Ofloxacin eent

Name: Ofloxacin eent








25°C (may be exposed to 15–30°C).a

Actions and Spectrum

  • Usually bactericidal.1 3 8 14 26 27 29 32 33 34 35 36 44 64 65 66 71 84 85

  • Like other fluoroquinolones, ofloxacin inhibits bacterial DNA gyrase and topoisomerase IV.1 3 4 5 8 9 27 30 33 44 64 65 85

  • Spectrum of activity includes gram-positive aerobic bacteria and some gram-negative aerobic bacteria.1 Inactive against fungi8 44 and viruses.8

  • Active in vitro against most gram-negative aerobic bacteria, including Enterobacteriaceae and Ps. aeruginosa.1 3 8 21 22 25 26 27 44 64 65 66 67 68 72 84 85 Active in vitro against many gram-positive aerobic bacteria, including penicillinase-producing, nonpenicillinase-producing, and some oxacillin-resistant staphylococci (previously known as methicillin-resistant staphylococci).1 3 8 21 22 25 26 27 44 64 65 66 67 68 72 84 85 Less active against gram-positive than -negative bacteria.3 8 25 26


Excipients in commercially available drug preparations may have clinically important effects in some individuals; consult specific product labeling for details.

Please refer to the ASHP Drug Shortages Resource Center for information on shortages of one or more of these preparations.

* available from one or more manufacturer, distributor, and/or repackager by generic (nonproprietary) name



Dosage Forms


Brand Names





Ocuflox (with benzalkonium chloride)


Ofloxacin Ophthalmic Solution

Bausch & Lomb




Floxin Otic (with benzalkonium chloride)


For Healthcare Professionals

Applies to ofloxacin ophthalmic: ophthalmic solution


Burning/stinging, tearing, and eye pain were reported in up to 14%, up to 11%, and up to 5% of treated eyes, respectively.

Burning/stinging, tearing, photophobia, and foreign body sensation were reported more often in patients treated for corneal ulcer.[Ref]

Common (1% to 10%): Eye irritation, ocular discomfort
Frequency not reported: Transient ocular burning/discomfort, keratitis, conjunctivitis, eye edema, periorbital edema, foreign body sensation in eyes, dry eyes, ocular hyperemia, eye pruritus, eyelid pruritus, burning/stinging, redness, itching, chemical conjunctivitis/keratitis, ocular/periocular/facial edema, eye pain, photophobia, tearing, blurred vision, dryness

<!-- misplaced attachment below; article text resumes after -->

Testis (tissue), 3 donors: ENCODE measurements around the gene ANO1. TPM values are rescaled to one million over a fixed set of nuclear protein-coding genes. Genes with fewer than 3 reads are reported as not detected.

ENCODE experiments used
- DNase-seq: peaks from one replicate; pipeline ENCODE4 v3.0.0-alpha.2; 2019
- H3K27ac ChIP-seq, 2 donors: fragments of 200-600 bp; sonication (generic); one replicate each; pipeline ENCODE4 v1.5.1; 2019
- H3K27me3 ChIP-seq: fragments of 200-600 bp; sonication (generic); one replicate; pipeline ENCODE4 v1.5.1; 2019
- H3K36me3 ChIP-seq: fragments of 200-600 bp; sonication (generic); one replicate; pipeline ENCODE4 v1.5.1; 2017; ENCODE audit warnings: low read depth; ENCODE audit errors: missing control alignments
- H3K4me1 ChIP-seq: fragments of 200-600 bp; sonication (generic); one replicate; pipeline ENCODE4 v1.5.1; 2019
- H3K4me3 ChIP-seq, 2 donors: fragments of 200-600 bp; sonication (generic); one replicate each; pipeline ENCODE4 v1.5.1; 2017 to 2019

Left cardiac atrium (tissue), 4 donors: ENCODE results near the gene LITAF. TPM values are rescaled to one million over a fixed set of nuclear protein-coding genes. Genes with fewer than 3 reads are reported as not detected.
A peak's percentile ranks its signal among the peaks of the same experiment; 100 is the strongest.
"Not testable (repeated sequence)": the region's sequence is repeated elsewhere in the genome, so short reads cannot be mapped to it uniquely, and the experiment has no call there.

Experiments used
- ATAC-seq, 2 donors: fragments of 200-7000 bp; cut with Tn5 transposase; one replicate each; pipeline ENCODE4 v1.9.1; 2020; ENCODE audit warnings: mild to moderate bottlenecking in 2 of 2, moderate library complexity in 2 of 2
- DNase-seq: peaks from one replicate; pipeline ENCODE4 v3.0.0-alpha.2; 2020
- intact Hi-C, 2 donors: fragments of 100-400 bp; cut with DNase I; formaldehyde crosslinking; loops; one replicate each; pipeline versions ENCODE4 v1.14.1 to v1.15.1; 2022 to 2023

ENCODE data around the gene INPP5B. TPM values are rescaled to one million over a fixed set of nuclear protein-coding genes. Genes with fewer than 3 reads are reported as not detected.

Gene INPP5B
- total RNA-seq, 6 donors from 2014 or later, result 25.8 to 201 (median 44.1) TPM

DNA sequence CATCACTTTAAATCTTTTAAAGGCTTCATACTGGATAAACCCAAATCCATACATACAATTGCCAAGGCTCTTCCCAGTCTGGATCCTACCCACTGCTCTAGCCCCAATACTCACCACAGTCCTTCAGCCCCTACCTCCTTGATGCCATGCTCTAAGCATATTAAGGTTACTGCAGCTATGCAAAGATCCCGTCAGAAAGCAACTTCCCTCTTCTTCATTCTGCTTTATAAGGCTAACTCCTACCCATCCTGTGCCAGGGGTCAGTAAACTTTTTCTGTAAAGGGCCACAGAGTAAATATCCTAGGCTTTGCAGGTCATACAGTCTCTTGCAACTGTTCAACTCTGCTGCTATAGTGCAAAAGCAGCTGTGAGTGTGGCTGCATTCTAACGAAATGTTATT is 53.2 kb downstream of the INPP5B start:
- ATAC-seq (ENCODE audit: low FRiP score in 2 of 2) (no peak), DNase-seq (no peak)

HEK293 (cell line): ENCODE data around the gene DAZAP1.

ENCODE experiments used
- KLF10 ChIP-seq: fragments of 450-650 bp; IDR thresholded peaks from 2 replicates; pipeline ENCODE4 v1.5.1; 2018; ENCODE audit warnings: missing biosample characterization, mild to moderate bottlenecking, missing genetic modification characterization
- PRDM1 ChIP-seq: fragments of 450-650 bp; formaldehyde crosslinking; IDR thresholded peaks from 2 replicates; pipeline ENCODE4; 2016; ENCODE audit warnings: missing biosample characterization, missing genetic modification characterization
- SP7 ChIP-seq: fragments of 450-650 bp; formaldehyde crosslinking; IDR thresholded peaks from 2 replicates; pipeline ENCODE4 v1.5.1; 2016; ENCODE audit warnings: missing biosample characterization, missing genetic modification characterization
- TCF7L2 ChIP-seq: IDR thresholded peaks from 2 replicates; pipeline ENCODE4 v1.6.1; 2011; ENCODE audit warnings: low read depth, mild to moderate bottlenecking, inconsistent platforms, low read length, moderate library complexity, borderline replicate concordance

Postmarketing reports: Hypersensitivity, increased lacrimation[Ref]


Very rare (less than 0.01%)/Postmarketing reports: Hypersensitivity (including angioedema, dyspnea, anaphylactic reaction/shock, oropharyngeal swelling, swollen tongue)

Systemic ofloxacin:
-Frequency not reported: Hypersensitivity (anaphylactic/anaphylactoid) reactions

Serious and occasionally fatal hypersensitivity (anaphylactic/anaphylactoid) reactions (some after first dose) have been reported with systemic ofloxacin.


Ventricular arrhythmia and torsades de pointes were reported mainly in patients with risk factors for QT prolongation.

Frequency not reported: Ventricular arrhythmia, torsades de pointes, prolonged ECG QT

Nervous system

Frequency not reported: Dizziness[Ref]


Frequency not reported: Nausea[Ref]


Frequency not reported: Facial edema

Some side effects of ofloxacin ophthalmic may not be reported. Always consult your doctor or healthcare specialist for medical advice. You may also report side effects to the FDA.

Usual Pediatric Dose for Bacterial Conjunctivitis

1 year or older:
-Days 1 and 2: Instill 1 to 2 drops in the affected eye(s) every 2 to 4 hours.
-Days 3 through 7: Instill 1 to 2 drops in the affected eye(s) 4 times a day.

Use: For the treatment of bacterial conjunctivitis due to susceptible strains of S aureus, S epidermidis, S pneumoniae, E cloacae, H influenzae, P mirabilis, P aeruginosa


Safety and efficacy have not been established in patients younger than 1 year.

Consult WARNINGS section for additional precautions.